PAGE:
We are witnessing an accelerated increase in technology innovation, which has pushed the envelope of what is possible across all industries. With Healthcare being one of the largest, this area is ripe for disruption in a way that will change our everyday lives.

In recent years, wearables have become increasingly pervasive. This, along with smartphone activity trackers, sports apps such as Strava (See this review of 2017’s best running apps if that’s your thing), and other connected products, has helped people to start taking ownership of their healthcare, through the visibility of their health statistics – also know as biohacking.  One powerful outcome is permission-based access for organisations to view employee behaviour and health status, which enables them to make recommendations and Just In Time interventions.

Artificial Intelligence in Healthcare  

Before we all start thinking that the world will be taken over by Skynet, we have to understand how AI could be beneficial.  

We are quite some time away from Strong AI, but Weak AI is already in some of our most common places we interact with. Think about self-driving cars, Google’s search engine, Google Gmail, Amazon’s recommendation engine etc.  With the rise of Microsoft’s Cortana, Facebook M, Apple’s Siri, Google Home, and Amazon’s Echo, users now expect services to extract questions from speech, using natural language processing, as well as carry out tasks – such as playing the top 10 tracks in the UK.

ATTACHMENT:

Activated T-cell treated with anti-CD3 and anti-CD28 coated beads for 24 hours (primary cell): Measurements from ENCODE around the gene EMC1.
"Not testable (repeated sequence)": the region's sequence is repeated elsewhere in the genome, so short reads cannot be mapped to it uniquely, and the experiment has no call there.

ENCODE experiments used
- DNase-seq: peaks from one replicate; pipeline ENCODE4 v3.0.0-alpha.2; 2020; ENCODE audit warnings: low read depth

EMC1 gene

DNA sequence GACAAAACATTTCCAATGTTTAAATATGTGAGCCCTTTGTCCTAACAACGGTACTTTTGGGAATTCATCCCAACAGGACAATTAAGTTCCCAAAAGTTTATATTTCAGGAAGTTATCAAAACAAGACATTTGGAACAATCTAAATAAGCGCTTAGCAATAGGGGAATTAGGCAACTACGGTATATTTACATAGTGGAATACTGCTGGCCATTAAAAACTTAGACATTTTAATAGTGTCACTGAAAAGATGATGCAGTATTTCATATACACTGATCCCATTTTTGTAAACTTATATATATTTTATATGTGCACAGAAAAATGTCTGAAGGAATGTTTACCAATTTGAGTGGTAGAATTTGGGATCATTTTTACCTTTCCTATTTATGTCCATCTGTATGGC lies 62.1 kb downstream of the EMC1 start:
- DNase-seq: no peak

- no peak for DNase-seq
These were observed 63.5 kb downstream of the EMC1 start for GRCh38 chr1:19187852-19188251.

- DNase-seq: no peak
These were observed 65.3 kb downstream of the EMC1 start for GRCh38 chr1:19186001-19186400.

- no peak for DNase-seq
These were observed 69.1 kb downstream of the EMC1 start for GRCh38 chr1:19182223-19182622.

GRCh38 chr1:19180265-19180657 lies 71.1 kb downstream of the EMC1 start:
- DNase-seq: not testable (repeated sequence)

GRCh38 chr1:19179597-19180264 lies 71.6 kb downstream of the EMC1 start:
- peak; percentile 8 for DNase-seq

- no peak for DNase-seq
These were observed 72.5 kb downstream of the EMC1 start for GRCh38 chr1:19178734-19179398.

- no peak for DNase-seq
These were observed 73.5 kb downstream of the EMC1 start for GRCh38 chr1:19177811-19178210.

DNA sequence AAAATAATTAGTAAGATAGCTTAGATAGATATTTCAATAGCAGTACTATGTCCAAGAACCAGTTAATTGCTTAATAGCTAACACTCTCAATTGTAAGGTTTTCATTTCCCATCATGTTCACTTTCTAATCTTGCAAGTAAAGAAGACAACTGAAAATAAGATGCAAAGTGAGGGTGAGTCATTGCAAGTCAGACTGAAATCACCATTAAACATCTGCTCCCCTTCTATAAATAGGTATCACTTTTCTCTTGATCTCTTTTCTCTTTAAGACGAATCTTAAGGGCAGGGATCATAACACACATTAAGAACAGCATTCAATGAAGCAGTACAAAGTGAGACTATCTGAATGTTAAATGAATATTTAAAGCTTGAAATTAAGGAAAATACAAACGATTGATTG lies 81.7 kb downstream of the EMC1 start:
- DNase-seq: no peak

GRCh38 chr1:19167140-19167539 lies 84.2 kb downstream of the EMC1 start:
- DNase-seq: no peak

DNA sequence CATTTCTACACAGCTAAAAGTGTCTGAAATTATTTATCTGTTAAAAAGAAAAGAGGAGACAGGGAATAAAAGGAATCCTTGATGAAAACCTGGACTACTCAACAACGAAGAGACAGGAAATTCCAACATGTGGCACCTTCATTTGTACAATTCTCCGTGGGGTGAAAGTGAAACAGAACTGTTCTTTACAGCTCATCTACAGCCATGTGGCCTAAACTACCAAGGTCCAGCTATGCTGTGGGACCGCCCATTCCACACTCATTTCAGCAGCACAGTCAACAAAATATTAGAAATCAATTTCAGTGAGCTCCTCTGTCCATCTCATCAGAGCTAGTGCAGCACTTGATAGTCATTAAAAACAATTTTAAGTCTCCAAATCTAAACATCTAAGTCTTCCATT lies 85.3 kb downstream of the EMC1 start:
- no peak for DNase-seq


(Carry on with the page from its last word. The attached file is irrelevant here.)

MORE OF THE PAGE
Seeing how these underlying AI technologies can be applied to healthcare will provide Health Tech organisations with a range of specific information to help them make a good decision to benefit the end user.

Here are 5 reasons to use AI within Healthcare:

  1. To provide precision medicine based on your genetics and genomics
  2. Complete data mining on medical records to allow better and faster health services
  3. Design treatment plans by combining attributes from the patient’s file with clinical expertise, external research and data
  4. Provide mental health care programs such as what we’re doing here at Unmind, to help people better understand and support their own mental health
  5. Allow for remote and virtual healthcare with services like Babylon health and Ada, meaning that people can access a “doctor” 24/7

For me, this is extremely exciting and we’re only just getting started on it.  As we persevere, huge medical discoveries and treatment breakthroughs will become as common as reading about the rise and fall of English Rugby.

Nick Tong
Unmind

Nick is the CTO @ Unmind. With years developing technology platforms, he’s now building the tech behind Unmind. He’s driven by a passion to create pioneering, habit-changing lifestyles through technology and health.  Away from Unmind, Nick is generally throwing himself down a mountain either on a bike, board or kite.

Did this answer your question?